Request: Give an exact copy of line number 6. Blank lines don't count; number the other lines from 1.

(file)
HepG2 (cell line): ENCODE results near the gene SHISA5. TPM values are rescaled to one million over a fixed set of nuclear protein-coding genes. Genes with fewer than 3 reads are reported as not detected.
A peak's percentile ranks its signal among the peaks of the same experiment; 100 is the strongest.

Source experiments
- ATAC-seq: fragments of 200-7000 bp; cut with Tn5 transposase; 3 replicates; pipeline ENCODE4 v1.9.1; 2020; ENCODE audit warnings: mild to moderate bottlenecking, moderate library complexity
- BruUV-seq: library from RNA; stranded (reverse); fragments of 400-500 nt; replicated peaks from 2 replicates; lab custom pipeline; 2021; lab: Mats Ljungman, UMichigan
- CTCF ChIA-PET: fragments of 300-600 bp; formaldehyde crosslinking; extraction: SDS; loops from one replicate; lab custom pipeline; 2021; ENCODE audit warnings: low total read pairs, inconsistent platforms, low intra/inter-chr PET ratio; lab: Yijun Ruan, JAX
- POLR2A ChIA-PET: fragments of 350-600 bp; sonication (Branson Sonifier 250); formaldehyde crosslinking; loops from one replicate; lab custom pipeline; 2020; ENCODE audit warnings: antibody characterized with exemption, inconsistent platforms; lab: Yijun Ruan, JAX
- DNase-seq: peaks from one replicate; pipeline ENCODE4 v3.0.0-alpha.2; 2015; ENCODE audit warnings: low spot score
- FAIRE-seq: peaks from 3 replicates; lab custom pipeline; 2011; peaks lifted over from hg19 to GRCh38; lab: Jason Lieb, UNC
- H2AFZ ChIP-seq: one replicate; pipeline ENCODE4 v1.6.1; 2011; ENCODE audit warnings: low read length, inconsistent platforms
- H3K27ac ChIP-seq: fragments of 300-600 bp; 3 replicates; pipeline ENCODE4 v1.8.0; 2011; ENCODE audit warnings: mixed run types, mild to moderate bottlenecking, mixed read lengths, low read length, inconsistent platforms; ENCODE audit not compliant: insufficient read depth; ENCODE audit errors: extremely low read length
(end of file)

- CTCF ChIA-PET: fragments of 300-600 bp; formaldehyde crosslinking; extraction: SDS; loops from one replicate; lab custom pipeline; 2021; ENCODE audit warnings: low total read pairs, inconsistent platforms, low intra/inter-chr PET ratio; lab: Yijun Ruan, JAX